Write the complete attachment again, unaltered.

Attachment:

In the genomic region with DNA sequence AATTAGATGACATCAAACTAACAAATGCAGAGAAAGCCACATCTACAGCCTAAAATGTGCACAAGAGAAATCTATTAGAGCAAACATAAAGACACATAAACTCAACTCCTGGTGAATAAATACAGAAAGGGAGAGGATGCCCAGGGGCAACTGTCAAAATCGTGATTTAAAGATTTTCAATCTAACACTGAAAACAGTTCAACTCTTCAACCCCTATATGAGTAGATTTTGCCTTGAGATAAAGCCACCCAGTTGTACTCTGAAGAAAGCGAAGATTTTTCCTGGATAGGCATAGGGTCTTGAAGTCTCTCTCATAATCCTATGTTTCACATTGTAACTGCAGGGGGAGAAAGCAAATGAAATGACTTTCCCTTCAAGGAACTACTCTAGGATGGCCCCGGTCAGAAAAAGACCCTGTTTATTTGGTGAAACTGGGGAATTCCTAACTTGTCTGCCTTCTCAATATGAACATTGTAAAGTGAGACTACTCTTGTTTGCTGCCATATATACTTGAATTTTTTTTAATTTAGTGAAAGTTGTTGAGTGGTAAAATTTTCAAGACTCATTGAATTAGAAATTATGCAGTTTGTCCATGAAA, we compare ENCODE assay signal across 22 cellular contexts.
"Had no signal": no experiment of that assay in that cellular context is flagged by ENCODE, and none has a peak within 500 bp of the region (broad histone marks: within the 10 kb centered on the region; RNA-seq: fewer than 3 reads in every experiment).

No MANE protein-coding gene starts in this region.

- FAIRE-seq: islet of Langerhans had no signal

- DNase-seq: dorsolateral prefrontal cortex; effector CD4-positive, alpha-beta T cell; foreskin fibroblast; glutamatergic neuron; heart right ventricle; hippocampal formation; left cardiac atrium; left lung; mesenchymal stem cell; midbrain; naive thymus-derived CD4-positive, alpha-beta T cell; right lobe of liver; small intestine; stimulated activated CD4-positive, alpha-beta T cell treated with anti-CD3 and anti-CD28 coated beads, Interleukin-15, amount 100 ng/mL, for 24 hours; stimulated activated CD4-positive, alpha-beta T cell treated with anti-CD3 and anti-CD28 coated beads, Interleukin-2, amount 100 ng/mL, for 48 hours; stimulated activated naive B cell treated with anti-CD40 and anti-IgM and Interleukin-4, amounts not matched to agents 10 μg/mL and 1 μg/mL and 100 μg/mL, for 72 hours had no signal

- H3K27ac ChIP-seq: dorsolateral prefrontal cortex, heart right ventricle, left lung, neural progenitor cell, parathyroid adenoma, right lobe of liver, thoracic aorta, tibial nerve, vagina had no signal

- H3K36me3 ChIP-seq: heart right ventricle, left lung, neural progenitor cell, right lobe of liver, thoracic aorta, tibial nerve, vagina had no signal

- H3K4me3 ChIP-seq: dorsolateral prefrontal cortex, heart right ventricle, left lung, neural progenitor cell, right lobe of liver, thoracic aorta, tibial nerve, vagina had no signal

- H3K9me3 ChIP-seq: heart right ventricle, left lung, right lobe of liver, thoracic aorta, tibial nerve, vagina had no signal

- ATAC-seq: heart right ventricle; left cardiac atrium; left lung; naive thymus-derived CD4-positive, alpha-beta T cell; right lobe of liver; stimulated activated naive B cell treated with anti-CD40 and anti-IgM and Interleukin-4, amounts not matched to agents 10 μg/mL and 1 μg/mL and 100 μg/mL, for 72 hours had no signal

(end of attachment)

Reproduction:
In the genomic region with DNA sequence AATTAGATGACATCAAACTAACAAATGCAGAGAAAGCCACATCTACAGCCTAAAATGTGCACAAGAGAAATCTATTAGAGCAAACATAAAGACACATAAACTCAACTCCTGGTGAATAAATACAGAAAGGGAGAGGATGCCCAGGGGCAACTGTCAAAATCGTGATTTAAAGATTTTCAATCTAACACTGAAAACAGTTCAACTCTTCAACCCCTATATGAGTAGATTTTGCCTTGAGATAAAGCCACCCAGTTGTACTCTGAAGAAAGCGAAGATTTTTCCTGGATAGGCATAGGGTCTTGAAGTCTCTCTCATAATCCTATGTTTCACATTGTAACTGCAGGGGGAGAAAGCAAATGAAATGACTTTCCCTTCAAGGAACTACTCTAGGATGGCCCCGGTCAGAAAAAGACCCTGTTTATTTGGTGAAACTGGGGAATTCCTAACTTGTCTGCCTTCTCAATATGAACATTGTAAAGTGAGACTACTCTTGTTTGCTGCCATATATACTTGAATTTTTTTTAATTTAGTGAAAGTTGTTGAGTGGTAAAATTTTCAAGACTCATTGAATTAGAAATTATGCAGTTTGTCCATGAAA, we compare ENCODE assay signal across 22 cellular contexts.
"Had no signal": no experiment of that assay in that cellular context is flagged by ENCODE, and none has a peak within 500 bp of the region (broad histone marks: within the 10 kb centered on the region; RNA-seq: fewer than 3 reads in every experiment).

No MANE protein-coding gene starts in this region.

- FAIRE-seq: islet of Langerhans had no signal

- DNase-seq: dorsolateral prefrontal cortex; effector CD4-positive, alpha-beta T cell; foreskin fibroblast; glutamatergic neuron; heart right ventricle; hippocampal formation; left cardiac atrium; left lung; mesenchymal stem cell; midbrain; naive thymus-derived CD4-positive, alpha-beta T cell; right lobe of liver; small intestine; stimulated activated CD4-positive, alpha-beta T cell treated with anti-CD3 and anti-CD28 coated beads, Interleukin-15, amount 100 ng/mL, for 24 hours; stimulated activated CD4-positive, alpha-beta T cell treated with anti-CD3 and anti-CD28 coated beads, Interleukin-2, amount 100 ng/mL, for 48 hours; stimulated activated naive B cell treated with anti-CD40 and anti-IgM and Interleukin-4, amounts not matched to agents 10 μg/mL and 1 μg/mL and 100 μg/mL, for 72 hours had no signal

- H3K27ac ChIP-seq: dorsolateral prefrontal cortex, heart right ventricle, left lung, neural progenitor cell, parathyroid adenoma, right lobe of liver, thoracic aorta, tibial nerve, vagina had no signal

- H3K36me3 ChIP-seq: heart right ventricle, left lung, neural progenitor cell, right lobe of liver, thoracic aorta, tibial nerve, vagina had no signal

- H3K4me3 ChIP-seq: dorsolateral prefrontal cortex, heart right ventricle, left lung, neural progenitor cell, right lobe of liver, thoracic aorta, tibial nerve, vagina had no signal

- H3K9me3 ChIP-seq: heart right ventricle, left lung, right lobe of liver, thoracic aorta, tibial nerve, vagina had no signal

- ATAC-seq: heart right ventricle; left cardiac atrium; left lung; naive thymus-derived CD4-positive, alpha-beta T cell; right lobe of liver; stimulated activated naive B cell treated with anti-CD40 and anti-IgM and Interleukin-4, amounts not matched to agents 10 μg/mL and 1 μg/mL and 100 μg/mL, for 72 hours had no signal